Monday, March 29, 2010

Spring Break 2010

Today was the first day of my kids' spring break. Other than my kids not having school, not a whole lot was different about today; and I'm guessing this will hold true for the rest of the week. Spring break has a different meaning as an adult; it really doesn't mean anything. For most of us spring break ceases to exist after we've finished school. As a parent, it may reappear on your kids' schedule, but what does it really mean for you? It may mean taking off from work and obligations to travel with the kids, or just being stuck with them home from school for a week in the middle of the semester. Either way, how much of a break is it? Since we are staying home this year for Easter, it is the direct opposite of a break for me, it means not having a moment to myself this week.

My older son keeps referring to being "on spring break" and he doesn't know we're kidding when my husband and I shout out with fake excitement, "spring break 2010 - woo hoo!" But I can't help it - this is not the week that comes to mind when I think of "spring break". Bribing my kids to watch my tennis match today and then dragging them through the grocery store is not quite the same as a day in Cancun or Myrtle Beach. When I think "spring break", I think beaches, drinks, loud music, cute boys, dancing, and more dancing. I have many great memories of spring breaks of the past, but sadly there will be no foam parties this week and I didn't think the boys that woke me up this morning whining and crying were so cute.

Yes, spring break is very different these days. And although my husband is not taking off from work and my week is really not going to be much different, I will try to make it fun for my kids; it is after all their spring break, not mine. Tonight my kids wanted to have a "sleep-over" in my 6 year old's room as something special, so I tucked my 3 year old into bed with his brother and thought maybe they are cute after all. Within 10 minutes my 6 year old was calling for me complaining about his brother, "I can't sleep because he stinks and is stinking up my whole bed." Spring Break 2010 - woo hoo!!

Tuesday, March 23, 2010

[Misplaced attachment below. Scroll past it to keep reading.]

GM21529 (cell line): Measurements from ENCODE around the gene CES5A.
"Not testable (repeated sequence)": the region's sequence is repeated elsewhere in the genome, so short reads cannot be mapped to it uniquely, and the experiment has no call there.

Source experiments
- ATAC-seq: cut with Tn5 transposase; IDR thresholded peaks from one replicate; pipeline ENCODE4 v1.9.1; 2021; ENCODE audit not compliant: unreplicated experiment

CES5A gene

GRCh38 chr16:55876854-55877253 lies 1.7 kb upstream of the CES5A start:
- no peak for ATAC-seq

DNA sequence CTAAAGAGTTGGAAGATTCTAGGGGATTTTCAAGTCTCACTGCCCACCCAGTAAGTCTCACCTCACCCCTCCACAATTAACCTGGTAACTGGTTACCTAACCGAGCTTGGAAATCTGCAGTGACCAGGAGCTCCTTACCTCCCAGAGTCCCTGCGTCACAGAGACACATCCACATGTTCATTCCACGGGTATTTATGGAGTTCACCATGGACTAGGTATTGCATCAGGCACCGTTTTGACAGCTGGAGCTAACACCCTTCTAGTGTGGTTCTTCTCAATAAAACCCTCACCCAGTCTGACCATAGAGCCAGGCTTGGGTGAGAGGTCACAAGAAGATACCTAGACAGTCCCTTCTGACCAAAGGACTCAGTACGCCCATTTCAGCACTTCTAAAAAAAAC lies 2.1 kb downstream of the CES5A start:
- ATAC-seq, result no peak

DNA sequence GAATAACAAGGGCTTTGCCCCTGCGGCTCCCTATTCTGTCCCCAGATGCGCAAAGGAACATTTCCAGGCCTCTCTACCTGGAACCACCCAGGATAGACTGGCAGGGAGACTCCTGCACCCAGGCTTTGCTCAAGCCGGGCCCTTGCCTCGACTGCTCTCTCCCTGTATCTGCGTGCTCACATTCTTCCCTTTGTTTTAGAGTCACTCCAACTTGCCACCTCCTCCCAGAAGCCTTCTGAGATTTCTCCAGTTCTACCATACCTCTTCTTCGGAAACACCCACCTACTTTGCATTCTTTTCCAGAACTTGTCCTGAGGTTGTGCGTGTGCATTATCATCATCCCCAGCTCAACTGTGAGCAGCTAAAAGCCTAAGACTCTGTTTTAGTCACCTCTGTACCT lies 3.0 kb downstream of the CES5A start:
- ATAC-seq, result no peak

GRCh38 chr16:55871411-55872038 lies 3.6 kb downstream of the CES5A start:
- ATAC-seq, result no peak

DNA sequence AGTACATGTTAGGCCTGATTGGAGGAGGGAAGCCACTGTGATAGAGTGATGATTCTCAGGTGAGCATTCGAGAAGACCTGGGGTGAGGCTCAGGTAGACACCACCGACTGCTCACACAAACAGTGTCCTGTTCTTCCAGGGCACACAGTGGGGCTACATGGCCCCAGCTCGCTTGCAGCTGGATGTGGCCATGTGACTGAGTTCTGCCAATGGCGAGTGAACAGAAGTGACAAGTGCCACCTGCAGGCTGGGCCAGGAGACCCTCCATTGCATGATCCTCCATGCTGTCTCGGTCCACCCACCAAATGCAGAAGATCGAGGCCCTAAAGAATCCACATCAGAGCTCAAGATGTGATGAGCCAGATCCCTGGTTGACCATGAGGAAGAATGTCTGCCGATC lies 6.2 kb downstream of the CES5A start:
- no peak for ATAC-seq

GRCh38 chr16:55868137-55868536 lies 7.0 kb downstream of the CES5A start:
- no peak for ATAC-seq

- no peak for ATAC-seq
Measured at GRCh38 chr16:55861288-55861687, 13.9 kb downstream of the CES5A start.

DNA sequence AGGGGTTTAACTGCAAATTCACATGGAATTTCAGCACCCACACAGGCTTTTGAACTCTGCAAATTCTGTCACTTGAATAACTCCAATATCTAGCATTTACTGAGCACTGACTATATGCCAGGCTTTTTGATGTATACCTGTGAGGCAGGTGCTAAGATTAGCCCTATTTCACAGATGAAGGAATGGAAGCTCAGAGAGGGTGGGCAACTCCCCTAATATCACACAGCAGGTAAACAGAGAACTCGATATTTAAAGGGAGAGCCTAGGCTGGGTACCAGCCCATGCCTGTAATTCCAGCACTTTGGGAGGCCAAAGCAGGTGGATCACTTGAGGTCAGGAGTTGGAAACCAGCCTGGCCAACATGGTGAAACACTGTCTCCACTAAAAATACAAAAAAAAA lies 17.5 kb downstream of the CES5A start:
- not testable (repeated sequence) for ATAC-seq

Keeper of the Sea Monkeys

We lost our Sea Monkey "Stanley" sometime overnight. I'm not exactly sure when it happened, as my 6 year old told me this morning that, "Dad noticed Stanley 'sleeping' last night". But, the discovery this morning of a floating lifeless crustacean was upsetting. My younger son was in tears because it was his "monkey", but I was upset because I spent so much time trying to get this Sea Monkey to grow that the creature floating this morning was a slap in the face. Why would I subject myself to Sea Monkeys in the first place? I don't know.

When I took on the role of "Stay at Home Mom", I knew what I was getting into. I knew that I was trading in my career of taking care of patients for the responsibility of taking care of everyone in my house. Much like an under-staffed busy shift in the hospital, there are many days that I am just trying to keep everyone here alive. But what I missed in my job description was the Zoology degree I would need to take care of all of the non-human living things in our house; and keep them alive. I'm taking the loss of the Sea Monkey hard.

I'll admit that when I bought the Sea Monkeys, I didn't know what they were. In fact, I assumed they weren't actually real. I had no idea that I would be farming brine shrimp. I bought them because they were on the shelf in the toy store next to the "Grow a Frog" kit I was buying for my older son. Since my younger son loves monkeys, I thought they would be a cute gift for him. Just like when I came home with a Beta fish a few years ago, I didn't think through the water changes and maintenance these little pets require. I was only thinking of my kids. But my kids are too young to independently care for their pets; so although these pets belong to my kids, they are really my responsibility. When the Beta fish "Swimmy I" was found floating a month after his arrival, I quickly replaced him and vowed I would never let another pet perish in my care. Swimmy II has now outlived his life expectancy and I consider him a success story. I've had success maintaining our hyper-allergic high-maintenance Golden Retriever and our new tadpole is growing on schedule into a lively frog.